Issue No. 46 ยท
"Secrets of Exciting Chords & Chord Progressions!"

Major Chords For Piano

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" Secrets of Exciting Piano Chords & Piano Chord Progressions!"
- Free Piano Lessons -
Week 46:

Hey man, how's your mode?

Back in the period between roughly 1150AD and 1400AD there developed scales called "modes". (Actually deriving from the Greeks some thousand years before.) And since music was centered in the church during that period (I'm sure there was plenty outside the church as well, but we don't have much in the way of records of that period) they came to be known as "church modes".

These modes haven't been used very much for about 500 years, but now many contemporary musicians are using them as a basis for their compositions or improvisations. Listen to any "fusion" musician, such as Donald Fagan or Dave Sanborn or Dave Grusin or Russ Freeeman of the Rippingtons, etc, etc., and you'll hear many of these ancient scales being used.

While these modes can be played in any key, you can get a feel for them by just playing the white keys on your piano at first, noting the relationship of half-steps and whole-steps and listening to the distinctive sound of each mode.

Here are the church modes and their intervals:
  • Dorian: WHWWWHW (like playing the C scale from D to D)
  • Phrygian: HWWWHWW (like playing the C scale from E to E)
  • Lydian: WWWHWWH (like playing the C scale from F to F)
  • Mixolydian: WWHWWHW (like playing the C scale from G to G)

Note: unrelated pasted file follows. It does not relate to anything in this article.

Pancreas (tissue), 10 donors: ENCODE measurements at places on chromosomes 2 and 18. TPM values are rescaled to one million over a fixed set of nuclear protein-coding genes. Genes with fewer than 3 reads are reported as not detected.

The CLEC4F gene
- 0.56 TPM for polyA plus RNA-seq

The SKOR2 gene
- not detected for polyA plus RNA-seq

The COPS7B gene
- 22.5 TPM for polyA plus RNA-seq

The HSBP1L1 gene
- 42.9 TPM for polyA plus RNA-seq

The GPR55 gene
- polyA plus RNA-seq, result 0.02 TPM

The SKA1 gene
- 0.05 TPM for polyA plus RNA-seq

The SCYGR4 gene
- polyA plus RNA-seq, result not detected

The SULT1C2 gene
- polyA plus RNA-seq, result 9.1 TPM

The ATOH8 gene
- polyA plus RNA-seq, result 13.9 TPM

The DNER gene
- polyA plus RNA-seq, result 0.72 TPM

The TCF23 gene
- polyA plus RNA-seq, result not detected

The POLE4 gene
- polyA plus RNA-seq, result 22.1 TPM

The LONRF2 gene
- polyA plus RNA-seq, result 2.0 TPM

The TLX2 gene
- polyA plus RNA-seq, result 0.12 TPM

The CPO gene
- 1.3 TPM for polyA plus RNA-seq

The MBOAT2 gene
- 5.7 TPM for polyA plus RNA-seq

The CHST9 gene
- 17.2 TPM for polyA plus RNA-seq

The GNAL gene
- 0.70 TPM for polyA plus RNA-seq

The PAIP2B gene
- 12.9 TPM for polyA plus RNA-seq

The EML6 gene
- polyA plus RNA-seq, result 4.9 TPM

• Aeolian: WHWWHWW (like playing the C scale from A to A -- also known as the A natural minor scale)
  • Locrian: HWWHWWW (like playing the C scale from B to B)
  • Ionian: WWHWWWH (Does that look familiar? It ought to -- it's just a major scale!)
PS Can you find the error in the Phrygian C scale shown above? (It should be G natural, not Gb).
The thing that makes these modes so appealing and distinctive now is that now they are being used in the context of a harmonic setting -- in other words, with chords in the background. That wasn't the case back in the middle ages -- only melodies were used, and as those melodies interfaced with one another through the use of counterpoint, harmonies were created, but only incidentally -- there was no "tonal center", as there is when chords are used.

So by using these modes to improvise in, along with a chordal background based on more-or-less traditional harmony, these fusion musicians create exciting new sounds by juxtaposing various scale degrees against the backdrop of semi-standard chord progressions.

How can the average piano player take advantage of this knowledge?

By experimenting with the modes in the right hand melody while playing chords in the left hand.

For example, try improvising using the Lydian scale in your right hand. That will mean playing a raised 4th, rather than the usual scale 4th. That will give your improvisation a sound that is certainly different than what we are all used to, but it will also be refreshing!

Try it. I think you'll like it!

For more detailed instruction on major, minor, and modal scales, go to:
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Copyright © 2014 | Author: Duane Shinn